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Concussion Recognition & Evaluation

King-Devick: New Screening Tool May Dramatically Improve Concussion Detection Rate on Sports Sideline

A new study provides additional evidence that the King-Devick Test, a simple two-minute test of rapid eye movement, is an accurate "remove-from-play" sideline concussion assessment tool which can accurately identify athletes with concussion, even when they neither display obvious concussion signs nor report any symptoms.

Pediatricians and ER Doctors: More Concussion Training Needed

Although pediatric primary care and emergency medicine ;providers regularly treat concussions, many admit to lacking the training or tools needed to diagnose and manage concussed patients, a new study finds.

Girls May Be No Worse Off After Sports Concussions Than Boys, Study Finds

Girls don't appear to be worse off after sports-related concussion than boys, either in terms of concussion symptoms or on neurocognitive tests measuring reaction time and visual memory, a new study finds.

King-Devick Testing Kits For Chicago Schools: Just One Tool In Concussion Tool Box

Last week's announcement that a foundation named in honor of the late Chicago Bear Dave Duerson had donated a King-Devick test kit to each of Chicago Public School's 80 high school football programs for use in assessing athletes for suspected concussion on the sports sideline, and that the foundation will work with CPS and the K-D Test manufacturer to implement system-wide testing, was welcome news.

So too was that the Dave Duerson Family Foundation, thru individual and corporate sponsors, plans to roll out its program in other cities in the U.S.

The announcement that the Dave Duerson Foundation was donating a King-Devick test kit to all 80 Chicago high school football programs was welcome news, but it isn't a magic bullet in sideline concussion assessment.

Athletes' Resistance To Self-Reporting of Concussion Continues Despite Increased Education

Athletes continue to underreport concussion even when they know the signs and symptoms, finds a new study, suggesting that efforts to break the code of silence which pervades contact sports, and change the attitudes of athletes towards reporting concussion, don't appear to be working.

Concussion Signs and Symptoms: Delayed Onset More Common in Children, Teens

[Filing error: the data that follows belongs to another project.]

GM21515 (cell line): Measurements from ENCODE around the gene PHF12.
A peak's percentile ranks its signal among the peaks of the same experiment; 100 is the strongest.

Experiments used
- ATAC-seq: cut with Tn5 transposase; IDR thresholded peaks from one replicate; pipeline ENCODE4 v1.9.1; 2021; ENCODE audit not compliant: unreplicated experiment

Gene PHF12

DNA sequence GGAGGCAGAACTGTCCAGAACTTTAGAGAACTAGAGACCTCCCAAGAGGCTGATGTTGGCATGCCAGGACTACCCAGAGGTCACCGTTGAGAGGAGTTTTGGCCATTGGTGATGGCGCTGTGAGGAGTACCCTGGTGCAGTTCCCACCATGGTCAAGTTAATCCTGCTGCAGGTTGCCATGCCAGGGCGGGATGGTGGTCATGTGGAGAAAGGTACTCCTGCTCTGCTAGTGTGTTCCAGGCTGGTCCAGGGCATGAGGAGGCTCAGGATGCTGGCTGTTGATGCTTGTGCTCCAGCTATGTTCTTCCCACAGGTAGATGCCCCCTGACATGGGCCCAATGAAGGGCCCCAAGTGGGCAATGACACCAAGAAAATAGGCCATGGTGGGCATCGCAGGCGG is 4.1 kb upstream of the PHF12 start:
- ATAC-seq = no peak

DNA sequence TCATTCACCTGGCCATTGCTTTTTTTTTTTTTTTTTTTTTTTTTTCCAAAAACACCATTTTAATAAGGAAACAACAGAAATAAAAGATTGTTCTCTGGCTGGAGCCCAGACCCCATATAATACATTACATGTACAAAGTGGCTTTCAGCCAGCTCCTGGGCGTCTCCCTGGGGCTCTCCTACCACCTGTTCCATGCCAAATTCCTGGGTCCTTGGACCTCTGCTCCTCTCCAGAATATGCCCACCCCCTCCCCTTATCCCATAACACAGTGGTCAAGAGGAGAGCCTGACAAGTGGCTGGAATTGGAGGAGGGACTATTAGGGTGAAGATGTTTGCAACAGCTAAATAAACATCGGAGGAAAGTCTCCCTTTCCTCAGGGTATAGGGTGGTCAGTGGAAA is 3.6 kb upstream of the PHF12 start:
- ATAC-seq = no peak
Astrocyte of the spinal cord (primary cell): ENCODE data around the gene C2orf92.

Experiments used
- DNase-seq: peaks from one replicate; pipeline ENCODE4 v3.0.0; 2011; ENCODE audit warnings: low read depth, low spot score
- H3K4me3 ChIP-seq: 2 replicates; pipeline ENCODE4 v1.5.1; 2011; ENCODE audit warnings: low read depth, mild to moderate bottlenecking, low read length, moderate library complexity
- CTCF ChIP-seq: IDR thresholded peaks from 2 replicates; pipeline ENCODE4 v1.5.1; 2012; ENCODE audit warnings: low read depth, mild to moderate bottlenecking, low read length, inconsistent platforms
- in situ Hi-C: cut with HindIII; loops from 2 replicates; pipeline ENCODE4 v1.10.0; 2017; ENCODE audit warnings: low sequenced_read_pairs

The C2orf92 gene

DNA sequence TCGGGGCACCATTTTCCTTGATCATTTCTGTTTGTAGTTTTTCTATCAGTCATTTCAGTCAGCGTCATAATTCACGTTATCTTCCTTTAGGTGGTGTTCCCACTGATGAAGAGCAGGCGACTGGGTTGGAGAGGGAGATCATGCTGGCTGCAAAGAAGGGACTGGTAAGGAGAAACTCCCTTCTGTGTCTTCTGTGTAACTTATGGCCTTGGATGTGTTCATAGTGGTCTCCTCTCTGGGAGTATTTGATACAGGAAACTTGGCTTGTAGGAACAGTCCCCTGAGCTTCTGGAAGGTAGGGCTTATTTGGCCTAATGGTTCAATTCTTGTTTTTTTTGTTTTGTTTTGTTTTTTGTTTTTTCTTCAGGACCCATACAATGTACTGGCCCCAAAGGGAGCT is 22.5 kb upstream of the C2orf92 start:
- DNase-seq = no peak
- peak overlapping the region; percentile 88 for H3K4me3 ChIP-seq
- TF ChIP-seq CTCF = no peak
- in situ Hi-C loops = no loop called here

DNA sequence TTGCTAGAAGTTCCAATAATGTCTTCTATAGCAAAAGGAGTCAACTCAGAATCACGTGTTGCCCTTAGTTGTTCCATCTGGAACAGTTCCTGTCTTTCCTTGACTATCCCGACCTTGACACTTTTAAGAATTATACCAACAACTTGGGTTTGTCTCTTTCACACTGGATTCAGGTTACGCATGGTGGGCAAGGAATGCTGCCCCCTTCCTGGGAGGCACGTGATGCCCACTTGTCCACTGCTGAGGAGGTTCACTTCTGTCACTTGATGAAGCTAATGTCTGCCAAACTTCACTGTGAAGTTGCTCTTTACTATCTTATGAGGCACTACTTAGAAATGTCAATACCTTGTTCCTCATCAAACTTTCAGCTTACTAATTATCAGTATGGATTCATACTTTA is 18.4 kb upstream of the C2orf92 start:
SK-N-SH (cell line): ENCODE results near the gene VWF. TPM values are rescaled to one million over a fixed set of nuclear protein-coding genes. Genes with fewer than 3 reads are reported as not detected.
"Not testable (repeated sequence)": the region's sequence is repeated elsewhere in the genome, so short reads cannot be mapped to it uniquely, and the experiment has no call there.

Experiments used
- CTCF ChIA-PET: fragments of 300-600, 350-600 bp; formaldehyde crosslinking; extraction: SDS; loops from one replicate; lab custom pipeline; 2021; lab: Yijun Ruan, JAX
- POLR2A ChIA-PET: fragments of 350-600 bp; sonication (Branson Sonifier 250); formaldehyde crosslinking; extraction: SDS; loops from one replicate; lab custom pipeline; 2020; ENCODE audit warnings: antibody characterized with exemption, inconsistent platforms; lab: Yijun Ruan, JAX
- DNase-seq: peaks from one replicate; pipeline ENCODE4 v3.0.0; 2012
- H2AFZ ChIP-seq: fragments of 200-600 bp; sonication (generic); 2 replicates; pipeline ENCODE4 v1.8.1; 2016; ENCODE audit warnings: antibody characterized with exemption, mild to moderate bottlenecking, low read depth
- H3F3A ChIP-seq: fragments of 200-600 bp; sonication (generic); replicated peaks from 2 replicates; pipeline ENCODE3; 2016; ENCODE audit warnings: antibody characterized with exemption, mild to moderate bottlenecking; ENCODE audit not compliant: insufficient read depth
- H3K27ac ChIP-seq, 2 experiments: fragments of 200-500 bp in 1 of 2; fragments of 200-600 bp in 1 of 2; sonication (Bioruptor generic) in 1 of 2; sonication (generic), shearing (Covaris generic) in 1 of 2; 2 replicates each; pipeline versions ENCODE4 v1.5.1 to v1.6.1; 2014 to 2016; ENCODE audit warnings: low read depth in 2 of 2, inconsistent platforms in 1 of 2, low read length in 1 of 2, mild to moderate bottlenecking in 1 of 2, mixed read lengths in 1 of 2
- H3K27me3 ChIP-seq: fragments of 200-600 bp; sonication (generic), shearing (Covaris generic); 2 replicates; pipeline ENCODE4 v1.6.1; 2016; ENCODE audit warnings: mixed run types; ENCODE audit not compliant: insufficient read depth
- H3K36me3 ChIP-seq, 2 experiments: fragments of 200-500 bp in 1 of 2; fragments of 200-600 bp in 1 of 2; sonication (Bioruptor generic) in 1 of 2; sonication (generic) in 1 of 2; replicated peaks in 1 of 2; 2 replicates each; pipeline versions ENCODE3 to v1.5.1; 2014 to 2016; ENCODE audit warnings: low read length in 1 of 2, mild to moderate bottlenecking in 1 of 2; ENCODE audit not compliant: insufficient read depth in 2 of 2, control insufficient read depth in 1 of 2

Not every young athlete who suffers a concussion playing sports will exhibit signs and/or symptoms of concussion immediately after injury, so parents always need to be on the lookout for a delayed onset of symptoms, says a top sports concussion expert.

NIH Study Links Childhood CT Scans To Increased Risk Of Leukemia and Brain Cancer

Children and young adults scanned multiple times by computed tomography (CT), a commonly used diagnostic tool, have a small increased risk of leukemia and brain tumors in the decade following their first scan, says a new study reported in the British medical journal, The Lancet.

King-Devick Test Effective Sideline Concussion Screening Tool, New Study Finds

The King-Devick Test, a simple two-minute test of rapid eye movement, is an accurate "remove-from-play" sideline concussion assessment tool finds a new study by researchers in New Zealand. The rugby study confirms the value of the K-D test as an accurate and reliable method for quick assessment of concussion.

Underreporting of Concussions: Is Monitoring Head Impact Exposure A Way Around The Problem?

Many sports concussion go undetected, say experts, either because athletes fail to self-report concussion symptoms, or because sideline personnel lack the necessary training and experience to identify concussed athletes.  The best way to address the problem of under-reporting may be not to rely on the athletes themselves, game officials, or even sideline observers to call for a concussion assessment, but to use sophisticated helmet sensors to measure impacts to get around the problem altogether.
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